Google Analytics is a website analytical and performance measurement platform that allows you to monitor website usability. It also has some cool features such as audience profiling and performance segmentation by channel or device.
What are Google Signals?
Recently, Google Analytics released a new feature called Google Signals. Signals allow advertisers to enrich their Google Analytics data by acquiring additional user-level information about people who have visited their website. The reporting feature this unlocks is cross-device data, which can be used to create granular retargeting audiences and create more relevant look-a-like prospecting audiences.
Historically Google would gather this data by analysing people who are logged into a Google Account (such as Gmail) across multiple devices, they would use this sample to make assumptions about how your users move from one device to the next. This made assumptions about how media performance should be attributed at a device level for more informed media planning. But now Google is starting to record how people are engaging with other websites across their network from one device to the next.
For example – if someone is profiled a fashionista on a desktop, they may be a technophile on mobile, so why target the same audiences across all devices and hope for the best when you can make your audiences even more granular?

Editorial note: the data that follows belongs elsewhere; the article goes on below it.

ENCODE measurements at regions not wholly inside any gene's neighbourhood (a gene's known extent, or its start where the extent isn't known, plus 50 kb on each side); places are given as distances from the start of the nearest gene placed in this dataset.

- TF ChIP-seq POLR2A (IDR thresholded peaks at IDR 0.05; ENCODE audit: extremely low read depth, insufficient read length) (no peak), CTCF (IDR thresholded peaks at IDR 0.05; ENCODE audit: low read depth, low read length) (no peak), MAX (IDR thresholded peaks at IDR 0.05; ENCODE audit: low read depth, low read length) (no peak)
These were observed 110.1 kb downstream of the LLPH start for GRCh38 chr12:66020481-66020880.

How is this possible since GDPR?
Since GDPR, cross-device data has become harder to collect. Now, in order to receive any customer-based information the user must ‘opt-in’, giving Google (or anyone for that matter) explicit permission to do so. For this reason, Google decided to change tact and launch Google Ads Personalisation.
This is a feature in every single user’s Google account, which gives Google permission to collect information about the user to help refine the ad content they receive. This feature has to be activated by a user before their information can be collected for Google Signals. It is similar to a cookie consent you would see on most websites since GDPR. No data for individual users is ever exposed, it only reports in aggregate, so there are no GDPR issues. The retention of data is limited to 26 months unless you have set your data retention setting to less, in which case that is respected.
All Response Media viewpoint
Cross-device tracking has always been the holy grail in the world of media, yet it is one of the few things that is hard to report against accurately. Any momentum that Google can pick up in this space is always a blessing as they have a wealth of customer/user data to ensure that the sample data used is as robust as possible, making the assumptions more accurate in the long run.
Google Signals do not use any assumptive data. Someone can only be profiled with different cross-device interests or behaviours if they have opted-in, making the sample 100% reliable.
By creating granular audiences based on the potential performance of users on a specific device, we can ensure that we are targeting people with the correct ad content, on the correct websites and at the most relevant part of the consideration cycle. Having this data available will certainly lead to increased conversions rates and a more considered approach to media planning in future.
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